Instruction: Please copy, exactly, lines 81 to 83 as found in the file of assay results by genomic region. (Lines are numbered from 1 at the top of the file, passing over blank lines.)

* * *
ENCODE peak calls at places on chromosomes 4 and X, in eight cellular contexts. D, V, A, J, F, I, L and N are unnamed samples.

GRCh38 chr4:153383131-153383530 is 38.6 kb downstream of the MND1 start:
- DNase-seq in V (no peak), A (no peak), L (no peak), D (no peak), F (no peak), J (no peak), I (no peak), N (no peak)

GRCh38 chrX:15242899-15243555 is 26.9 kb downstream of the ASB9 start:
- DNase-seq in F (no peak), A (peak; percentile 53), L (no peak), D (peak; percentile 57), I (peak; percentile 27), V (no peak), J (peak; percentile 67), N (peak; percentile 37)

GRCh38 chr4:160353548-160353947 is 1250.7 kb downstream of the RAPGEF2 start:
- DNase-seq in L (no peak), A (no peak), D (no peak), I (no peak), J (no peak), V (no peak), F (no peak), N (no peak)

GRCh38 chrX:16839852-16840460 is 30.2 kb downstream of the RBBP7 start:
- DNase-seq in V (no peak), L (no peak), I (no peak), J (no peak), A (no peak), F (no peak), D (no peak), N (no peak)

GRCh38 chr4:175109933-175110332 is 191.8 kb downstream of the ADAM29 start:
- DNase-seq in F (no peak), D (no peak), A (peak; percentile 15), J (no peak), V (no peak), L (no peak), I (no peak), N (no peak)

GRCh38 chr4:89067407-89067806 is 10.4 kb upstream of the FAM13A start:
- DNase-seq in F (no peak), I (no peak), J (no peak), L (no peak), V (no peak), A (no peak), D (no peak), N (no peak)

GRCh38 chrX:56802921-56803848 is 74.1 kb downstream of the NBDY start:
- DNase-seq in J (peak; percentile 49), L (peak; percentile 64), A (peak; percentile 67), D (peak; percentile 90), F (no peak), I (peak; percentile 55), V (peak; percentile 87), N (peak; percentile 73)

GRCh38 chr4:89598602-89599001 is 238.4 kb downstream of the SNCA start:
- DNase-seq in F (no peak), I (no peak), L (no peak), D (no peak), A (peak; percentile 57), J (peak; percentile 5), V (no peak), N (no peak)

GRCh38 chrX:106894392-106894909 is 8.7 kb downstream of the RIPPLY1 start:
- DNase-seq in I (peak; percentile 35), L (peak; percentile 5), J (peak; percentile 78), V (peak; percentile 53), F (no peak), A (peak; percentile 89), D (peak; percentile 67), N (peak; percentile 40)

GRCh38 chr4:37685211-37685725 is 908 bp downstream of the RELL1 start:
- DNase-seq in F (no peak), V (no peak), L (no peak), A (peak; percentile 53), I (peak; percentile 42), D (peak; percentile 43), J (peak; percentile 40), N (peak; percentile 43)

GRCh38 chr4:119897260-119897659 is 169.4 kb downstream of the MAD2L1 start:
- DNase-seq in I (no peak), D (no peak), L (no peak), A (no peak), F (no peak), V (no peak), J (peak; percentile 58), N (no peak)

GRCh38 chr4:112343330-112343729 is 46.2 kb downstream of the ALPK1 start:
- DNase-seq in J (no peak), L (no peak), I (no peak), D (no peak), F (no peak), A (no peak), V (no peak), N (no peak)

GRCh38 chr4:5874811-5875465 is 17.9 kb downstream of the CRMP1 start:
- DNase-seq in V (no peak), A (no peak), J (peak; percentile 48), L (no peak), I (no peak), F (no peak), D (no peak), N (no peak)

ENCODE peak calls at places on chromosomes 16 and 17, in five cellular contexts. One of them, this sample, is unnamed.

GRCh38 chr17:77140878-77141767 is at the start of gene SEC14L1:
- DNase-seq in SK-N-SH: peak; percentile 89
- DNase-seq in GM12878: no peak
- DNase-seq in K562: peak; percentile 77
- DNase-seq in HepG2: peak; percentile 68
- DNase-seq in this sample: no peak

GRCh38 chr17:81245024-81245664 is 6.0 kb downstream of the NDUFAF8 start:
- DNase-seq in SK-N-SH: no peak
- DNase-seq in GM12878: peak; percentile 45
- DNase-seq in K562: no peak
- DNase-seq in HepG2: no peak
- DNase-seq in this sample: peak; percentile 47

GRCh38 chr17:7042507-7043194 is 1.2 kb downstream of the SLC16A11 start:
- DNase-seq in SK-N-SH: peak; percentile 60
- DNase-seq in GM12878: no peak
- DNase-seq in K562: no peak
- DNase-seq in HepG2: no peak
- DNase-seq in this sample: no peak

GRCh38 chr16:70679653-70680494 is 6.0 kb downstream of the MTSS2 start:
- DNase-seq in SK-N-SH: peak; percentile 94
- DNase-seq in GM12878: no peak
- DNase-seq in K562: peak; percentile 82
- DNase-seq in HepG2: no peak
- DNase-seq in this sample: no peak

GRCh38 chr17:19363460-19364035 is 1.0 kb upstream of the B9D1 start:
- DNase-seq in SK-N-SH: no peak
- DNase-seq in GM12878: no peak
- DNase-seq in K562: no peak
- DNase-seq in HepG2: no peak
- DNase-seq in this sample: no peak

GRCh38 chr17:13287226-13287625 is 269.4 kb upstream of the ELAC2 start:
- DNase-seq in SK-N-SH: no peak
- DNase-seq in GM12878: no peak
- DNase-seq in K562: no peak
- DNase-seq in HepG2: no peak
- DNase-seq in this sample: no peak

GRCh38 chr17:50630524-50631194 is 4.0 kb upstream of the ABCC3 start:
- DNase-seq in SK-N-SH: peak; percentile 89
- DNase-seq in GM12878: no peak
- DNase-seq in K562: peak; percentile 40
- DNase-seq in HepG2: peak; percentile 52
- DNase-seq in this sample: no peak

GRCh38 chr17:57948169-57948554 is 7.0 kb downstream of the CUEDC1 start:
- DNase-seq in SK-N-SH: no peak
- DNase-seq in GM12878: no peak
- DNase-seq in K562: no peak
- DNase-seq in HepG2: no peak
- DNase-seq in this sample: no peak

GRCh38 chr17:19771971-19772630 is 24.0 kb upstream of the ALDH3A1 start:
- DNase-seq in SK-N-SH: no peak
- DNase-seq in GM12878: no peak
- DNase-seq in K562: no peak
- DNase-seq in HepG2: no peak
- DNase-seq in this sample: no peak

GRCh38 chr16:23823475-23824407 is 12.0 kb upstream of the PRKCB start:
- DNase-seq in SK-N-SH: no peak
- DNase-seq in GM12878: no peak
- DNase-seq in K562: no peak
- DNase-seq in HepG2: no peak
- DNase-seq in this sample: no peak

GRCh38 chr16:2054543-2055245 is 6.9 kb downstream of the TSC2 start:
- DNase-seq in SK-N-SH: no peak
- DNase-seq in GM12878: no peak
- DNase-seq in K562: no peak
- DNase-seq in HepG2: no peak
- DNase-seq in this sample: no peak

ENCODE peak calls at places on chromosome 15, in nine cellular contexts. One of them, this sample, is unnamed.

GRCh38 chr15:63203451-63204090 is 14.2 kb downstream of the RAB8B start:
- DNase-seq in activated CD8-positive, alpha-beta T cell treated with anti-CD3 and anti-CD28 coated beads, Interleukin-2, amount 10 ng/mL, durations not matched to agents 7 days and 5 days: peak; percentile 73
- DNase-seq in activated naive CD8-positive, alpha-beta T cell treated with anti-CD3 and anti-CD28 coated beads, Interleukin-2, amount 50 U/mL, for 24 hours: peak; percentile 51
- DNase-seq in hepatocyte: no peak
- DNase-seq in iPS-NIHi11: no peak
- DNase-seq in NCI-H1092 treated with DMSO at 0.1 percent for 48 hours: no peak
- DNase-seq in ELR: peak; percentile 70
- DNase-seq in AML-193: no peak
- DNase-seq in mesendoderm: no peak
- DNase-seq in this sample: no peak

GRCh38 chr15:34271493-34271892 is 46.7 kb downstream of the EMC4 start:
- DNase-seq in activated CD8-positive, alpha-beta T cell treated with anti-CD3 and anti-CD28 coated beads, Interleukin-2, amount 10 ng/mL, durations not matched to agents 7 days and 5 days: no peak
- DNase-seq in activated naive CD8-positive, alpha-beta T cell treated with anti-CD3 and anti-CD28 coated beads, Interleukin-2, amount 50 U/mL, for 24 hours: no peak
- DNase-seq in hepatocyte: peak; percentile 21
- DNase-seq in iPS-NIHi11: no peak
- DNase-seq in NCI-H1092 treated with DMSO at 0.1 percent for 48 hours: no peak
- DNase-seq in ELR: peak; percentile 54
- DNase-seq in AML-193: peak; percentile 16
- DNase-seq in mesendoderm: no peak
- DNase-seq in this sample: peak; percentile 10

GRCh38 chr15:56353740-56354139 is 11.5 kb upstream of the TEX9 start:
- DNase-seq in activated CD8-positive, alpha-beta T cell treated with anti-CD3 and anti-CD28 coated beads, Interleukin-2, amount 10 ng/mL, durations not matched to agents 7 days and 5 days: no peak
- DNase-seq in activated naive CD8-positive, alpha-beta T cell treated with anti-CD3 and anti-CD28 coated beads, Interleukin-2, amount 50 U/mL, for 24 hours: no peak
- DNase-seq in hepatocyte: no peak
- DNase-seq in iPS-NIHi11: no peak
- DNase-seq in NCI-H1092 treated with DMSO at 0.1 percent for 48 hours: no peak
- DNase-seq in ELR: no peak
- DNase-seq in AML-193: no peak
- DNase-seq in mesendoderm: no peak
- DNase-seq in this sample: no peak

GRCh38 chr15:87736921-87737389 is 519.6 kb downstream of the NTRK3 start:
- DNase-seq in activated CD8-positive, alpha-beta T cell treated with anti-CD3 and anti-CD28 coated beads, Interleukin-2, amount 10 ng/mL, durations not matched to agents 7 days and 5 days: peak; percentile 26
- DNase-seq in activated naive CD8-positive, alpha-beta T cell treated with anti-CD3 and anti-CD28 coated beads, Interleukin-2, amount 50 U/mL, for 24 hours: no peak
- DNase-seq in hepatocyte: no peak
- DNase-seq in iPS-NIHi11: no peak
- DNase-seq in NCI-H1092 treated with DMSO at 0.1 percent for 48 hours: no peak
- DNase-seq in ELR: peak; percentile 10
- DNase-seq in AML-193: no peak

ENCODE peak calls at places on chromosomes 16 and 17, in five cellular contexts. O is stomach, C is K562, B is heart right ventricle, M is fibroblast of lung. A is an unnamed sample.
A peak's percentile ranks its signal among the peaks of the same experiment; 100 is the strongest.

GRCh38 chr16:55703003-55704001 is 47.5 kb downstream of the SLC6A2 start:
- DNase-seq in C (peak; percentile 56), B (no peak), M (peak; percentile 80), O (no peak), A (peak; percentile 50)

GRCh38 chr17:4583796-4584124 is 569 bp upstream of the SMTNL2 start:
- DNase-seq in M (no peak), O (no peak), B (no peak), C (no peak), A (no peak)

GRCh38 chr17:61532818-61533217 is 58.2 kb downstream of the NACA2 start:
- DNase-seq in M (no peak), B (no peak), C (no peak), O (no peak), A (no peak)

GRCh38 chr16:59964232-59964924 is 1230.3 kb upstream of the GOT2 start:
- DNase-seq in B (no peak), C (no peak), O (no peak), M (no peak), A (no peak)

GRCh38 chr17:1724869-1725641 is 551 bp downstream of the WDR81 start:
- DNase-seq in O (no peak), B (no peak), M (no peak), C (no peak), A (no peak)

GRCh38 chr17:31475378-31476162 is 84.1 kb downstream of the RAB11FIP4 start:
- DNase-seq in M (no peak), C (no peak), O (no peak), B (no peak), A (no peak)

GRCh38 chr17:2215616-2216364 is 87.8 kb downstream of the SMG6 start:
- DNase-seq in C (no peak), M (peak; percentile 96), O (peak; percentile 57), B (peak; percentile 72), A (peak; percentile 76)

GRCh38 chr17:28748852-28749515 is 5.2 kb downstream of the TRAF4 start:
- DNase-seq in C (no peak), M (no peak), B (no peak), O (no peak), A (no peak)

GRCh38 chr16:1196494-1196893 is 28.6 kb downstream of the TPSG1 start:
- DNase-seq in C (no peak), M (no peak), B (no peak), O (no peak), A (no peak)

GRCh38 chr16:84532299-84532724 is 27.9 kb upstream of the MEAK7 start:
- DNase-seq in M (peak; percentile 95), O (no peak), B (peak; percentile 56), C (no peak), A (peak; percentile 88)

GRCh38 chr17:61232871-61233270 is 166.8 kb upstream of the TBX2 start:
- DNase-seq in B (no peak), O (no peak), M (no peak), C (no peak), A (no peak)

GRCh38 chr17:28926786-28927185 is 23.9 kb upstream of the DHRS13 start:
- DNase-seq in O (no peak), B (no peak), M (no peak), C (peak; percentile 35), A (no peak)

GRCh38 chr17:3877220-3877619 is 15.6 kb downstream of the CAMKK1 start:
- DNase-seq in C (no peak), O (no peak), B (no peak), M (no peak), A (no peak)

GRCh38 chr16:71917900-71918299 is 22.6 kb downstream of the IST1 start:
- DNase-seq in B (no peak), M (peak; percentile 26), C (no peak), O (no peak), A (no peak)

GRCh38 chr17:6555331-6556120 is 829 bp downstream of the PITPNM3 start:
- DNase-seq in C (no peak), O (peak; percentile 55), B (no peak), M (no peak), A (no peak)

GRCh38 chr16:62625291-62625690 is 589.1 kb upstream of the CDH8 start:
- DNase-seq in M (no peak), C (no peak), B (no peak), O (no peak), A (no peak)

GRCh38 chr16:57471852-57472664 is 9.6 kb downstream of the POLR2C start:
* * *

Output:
- DNase-seq in HepG2: no peak
- DNase-seq in this sample: no peak

GRCh38 chr16:23823475-23824407 is 12.0 kb upstream of the PRKCB start: